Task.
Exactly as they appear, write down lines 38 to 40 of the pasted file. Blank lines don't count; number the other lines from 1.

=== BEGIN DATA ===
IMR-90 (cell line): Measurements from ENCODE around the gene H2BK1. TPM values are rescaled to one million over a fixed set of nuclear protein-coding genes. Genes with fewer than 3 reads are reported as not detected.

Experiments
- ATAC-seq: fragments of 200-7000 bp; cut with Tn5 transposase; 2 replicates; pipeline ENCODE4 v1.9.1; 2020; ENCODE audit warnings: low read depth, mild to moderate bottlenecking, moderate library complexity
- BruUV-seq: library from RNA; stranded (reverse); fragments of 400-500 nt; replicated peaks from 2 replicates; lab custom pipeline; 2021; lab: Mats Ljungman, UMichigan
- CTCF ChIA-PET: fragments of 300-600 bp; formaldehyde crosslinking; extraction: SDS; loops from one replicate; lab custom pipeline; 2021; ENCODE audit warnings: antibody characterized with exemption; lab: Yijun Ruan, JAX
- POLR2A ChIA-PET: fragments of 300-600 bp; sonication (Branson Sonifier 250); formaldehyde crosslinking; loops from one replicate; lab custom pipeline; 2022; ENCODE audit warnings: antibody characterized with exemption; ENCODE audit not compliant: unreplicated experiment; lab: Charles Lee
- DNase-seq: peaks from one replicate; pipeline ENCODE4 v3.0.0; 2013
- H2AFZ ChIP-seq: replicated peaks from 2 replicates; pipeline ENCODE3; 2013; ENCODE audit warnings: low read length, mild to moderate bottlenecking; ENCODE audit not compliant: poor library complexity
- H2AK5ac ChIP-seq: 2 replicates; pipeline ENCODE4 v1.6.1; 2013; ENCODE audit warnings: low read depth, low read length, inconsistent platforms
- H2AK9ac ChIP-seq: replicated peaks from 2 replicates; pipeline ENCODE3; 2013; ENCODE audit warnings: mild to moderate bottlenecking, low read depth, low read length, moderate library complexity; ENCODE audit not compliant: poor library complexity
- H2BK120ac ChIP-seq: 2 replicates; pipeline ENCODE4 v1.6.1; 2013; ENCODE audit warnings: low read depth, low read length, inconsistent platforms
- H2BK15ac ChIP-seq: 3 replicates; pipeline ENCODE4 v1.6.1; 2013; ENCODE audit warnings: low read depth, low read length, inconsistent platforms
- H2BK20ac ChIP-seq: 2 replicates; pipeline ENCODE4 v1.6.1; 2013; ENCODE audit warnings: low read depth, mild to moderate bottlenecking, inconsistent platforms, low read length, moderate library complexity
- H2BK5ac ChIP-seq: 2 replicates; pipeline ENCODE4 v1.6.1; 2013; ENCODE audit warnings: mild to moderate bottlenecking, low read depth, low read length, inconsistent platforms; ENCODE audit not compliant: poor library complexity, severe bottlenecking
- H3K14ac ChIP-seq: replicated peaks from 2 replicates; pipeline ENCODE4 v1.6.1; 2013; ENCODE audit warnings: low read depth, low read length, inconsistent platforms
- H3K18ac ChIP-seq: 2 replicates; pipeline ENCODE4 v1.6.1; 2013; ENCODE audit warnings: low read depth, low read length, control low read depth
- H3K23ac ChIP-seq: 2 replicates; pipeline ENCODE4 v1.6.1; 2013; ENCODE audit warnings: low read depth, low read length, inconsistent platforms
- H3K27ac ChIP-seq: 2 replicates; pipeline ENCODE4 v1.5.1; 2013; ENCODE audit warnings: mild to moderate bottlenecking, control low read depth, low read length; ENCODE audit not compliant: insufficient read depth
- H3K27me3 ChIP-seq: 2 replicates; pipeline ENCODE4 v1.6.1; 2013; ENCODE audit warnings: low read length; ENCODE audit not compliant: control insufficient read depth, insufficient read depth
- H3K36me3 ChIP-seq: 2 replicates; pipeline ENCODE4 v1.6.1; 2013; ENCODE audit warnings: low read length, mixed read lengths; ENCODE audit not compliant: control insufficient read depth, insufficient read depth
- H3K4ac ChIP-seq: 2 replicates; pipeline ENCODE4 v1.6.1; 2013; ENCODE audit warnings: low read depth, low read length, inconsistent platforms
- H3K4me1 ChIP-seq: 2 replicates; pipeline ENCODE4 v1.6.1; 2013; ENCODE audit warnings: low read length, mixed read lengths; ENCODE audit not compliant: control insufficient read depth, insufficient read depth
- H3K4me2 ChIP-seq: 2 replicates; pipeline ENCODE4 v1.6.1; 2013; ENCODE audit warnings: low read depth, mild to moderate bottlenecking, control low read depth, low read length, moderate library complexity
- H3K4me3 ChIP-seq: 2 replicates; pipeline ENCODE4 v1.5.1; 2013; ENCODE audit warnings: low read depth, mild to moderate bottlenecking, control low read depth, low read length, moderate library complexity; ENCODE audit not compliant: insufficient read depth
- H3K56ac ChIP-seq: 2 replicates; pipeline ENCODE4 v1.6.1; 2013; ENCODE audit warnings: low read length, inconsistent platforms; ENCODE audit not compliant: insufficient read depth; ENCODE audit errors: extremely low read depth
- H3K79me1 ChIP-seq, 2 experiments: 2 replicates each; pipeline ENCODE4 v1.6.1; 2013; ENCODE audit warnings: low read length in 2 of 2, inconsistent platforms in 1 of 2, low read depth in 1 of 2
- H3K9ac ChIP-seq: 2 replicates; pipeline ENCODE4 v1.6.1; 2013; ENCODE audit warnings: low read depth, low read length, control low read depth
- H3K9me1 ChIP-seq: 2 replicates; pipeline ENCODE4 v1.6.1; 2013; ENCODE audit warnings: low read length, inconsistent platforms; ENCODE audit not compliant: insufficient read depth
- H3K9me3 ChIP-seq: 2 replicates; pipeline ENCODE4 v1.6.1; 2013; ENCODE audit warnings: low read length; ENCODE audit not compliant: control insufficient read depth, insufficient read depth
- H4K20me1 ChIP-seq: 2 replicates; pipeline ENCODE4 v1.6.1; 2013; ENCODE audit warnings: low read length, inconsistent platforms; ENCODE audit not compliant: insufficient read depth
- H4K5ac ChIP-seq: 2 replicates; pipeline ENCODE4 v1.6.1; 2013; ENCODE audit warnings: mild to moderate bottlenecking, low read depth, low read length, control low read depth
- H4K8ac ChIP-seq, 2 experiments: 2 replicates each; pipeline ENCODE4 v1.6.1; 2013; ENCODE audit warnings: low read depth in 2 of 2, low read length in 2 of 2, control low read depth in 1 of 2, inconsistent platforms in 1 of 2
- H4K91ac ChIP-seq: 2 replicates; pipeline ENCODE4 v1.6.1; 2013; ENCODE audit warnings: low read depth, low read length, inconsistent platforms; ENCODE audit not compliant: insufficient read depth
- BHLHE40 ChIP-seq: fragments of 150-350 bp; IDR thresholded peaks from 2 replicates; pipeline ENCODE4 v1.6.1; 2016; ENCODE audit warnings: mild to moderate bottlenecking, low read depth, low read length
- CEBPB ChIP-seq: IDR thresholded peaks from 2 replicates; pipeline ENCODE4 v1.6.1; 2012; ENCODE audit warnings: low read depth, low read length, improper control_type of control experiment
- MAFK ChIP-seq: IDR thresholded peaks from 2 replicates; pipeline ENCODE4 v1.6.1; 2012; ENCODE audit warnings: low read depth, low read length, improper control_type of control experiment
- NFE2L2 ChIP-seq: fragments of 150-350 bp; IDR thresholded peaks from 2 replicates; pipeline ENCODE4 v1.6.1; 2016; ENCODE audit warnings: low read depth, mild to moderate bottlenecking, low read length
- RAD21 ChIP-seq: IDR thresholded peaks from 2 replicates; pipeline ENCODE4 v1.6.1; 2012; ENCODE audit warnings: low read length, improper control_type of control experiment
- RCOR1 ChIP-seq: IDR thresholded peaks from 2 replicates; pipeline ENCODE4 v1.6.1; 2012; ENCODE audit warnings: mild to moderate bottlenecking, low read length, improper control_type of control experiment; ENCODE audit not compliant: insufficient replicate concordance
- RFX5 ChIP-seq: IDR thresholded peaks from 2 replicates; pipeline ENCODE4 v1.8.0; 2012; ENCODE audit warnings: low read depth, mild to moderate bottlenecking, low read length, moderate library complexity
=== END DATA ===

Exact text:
- RAD21 ChIP-seq: IDR thresholded peaks from 2 replicates; pipeline ENCODE4 v1.6.1; 2012; ENCODE audit warnings: low read length, improper control_type of control experiment
- RCOR1 ChIP-seq: IDR thresholded peaks from 2 replicates; pipeline ENCODE4 v1.6.1; 2012; ENCODE audit warnings: mild to moderate bottlenecking, low read length, improper control_type of control experiment; ENCODE audit not compliant: insufficient replicate concordance
- RFX5 ChIP-seq: IDR thresholded peaks from 2 replicates; pipeline ENCODE4 v1.8.0; 2012; ENCODE audit warnings: low read depth, mild to moderate bottlenecking, low read length, moderate library complexity